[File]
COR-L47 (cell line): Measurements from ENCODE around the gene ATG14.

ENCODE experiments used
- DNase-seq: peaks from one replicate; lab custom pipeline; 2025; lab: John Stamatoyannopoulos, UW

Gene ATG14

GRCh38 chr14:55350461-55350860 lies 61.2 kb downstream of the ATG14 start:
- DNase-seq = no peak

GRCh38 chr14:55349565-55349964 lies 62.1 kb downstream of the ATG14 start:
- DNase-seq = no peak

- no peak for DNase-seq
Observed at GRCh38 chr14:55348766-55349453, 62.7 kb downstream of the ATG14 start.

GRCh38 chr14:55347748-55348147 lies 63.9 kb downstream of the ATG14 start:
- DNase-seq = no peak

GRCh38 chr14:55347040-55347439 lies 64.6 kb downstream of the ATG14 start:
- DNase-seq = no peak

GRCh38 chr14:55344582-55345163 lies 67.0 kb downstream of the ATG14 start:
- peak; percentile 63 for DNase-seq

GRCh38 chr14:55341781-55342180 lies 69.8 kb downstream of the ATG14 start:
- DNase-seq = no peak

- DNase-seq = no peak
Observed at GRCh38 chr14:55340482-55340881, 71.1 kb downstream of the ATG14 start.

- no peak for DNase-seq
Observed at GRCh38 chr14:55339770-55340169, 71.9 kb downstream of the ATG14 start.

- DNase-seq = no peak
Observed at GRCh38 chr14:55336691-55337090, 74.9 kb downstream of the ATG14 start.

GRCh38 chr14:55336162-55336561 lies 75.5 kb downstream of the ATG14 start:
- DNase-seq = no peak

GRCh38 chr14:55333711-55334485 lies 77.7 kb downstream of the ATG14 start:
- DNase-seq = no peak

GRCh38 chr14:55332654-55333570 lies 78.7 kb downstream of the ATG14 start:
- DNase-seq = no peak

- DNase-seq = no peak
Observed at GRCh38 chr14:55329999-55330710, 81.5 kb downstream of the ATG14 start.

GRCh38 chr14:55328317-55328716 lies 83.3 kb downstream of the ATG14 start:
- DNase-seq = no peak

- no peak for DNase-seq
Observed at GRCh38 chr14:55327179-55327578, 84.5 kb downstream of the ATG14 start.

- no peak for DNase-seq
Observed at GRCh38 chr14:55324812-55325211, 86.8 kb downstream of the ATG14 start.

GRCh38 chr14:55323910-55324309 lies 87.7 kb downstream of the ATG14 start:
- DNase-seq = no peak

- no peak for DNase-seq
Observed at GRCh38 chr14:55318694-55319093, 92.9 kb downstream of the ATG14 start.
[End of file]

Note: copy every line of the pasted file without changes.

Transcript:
COR-L47 (cell line): Measurements from ENCODE around the gene ATG14.

ENCODE experiments used
- DNase-seq: peaks from one replicate; lab custom pipeline; 2025; lab: John Stamatoyannopoulos, UW

Gene ATG14

GRCh38 chr14:55350461-55350860 lies 61.2 kb downstream of the ATG14 start:
- DNase-seq = no peak

GRCh38 chr14:55349565-55349964 lies 62.1 kb downstream of the ATG14 start:
- DNase-seq = no peak

- no peak for DNase-seq
Observed at GRCh38 chr14:55348766-55349453, 62.7 kb downstream of the ATG14 start.

GRCh38 chr14:55347748-55348147 lies 63.9 kb downstream of the ATG14 start:
- DNase-seq = no peak

GRCh38 chr14:55347040-55347439 lies 64.6 kb downstream of the ATG14 start:
- DNase-seq = no peak

GRCh38 chr14:55344582-55345163 lies 67.0 kb downstream of the ATG14 start:
- peak; percentile 63 for DNase-seq

GRCh38 chr14:55341781-55342180 lies 69.8 kb downstream of the ATG14 start:
- DNase-seq = no peak

- DNase-seq = no peak
Observed at GRCh38 chr14:55340482-55340881, 71.1 kb downstream of the ATG14 start.

- no peak for DNase-seq
Observed at GRCh38 chr14:55339770-55340169, 71.9 kb downstream of the ATG14 start.

- DNase-seq = no peak
Observed at GRCh38 chr14:55336691-55337090, 74.9 kb downstream of the ATG14 start.

GRCh38 chr14:55336162-55336561 lies 75.5 kb downstream of the ATG14 start:
- DNase-seq = no peak

GRCh38 chr14:55333711-55334485 lies 77.7 kb downstream of the ATG14 start:
- DNase-seq = no peak

GRCh38 chr14:55332654-55333570 lies 78.7 kb downstream of the ATG14 start:
- DNase-seq = no peak

- DNase-seq = no peak
Observed at GRCh38 chr14:55329999-55330710, 81.5 kb downstream of the ATG14 start.

GRCh38 chr14:55328317-55328716 lies 83.3 kb downstream of the ATG14 start:
- DNase-seq = no peak

- no peak for DNase-seq
Observed at GRCh38 chr14:55327179-55327578, 84.5 kb downstream of the ATG14 start.

- no peak for DNase-seq
Observed at GRCh38 chr14:55324812-55325211, 86.8 kb downstream of the ATG14 start.

GRCh38 chr14:55323910-55324309 lies 87.7 kb downstream of the ATG14 start:
- DNase-seq = no peak

- no peak for DNase-seq
Observed at GRCh38 chr14:55318694-55319093, 92.9 kb downstream of the ATG14 start.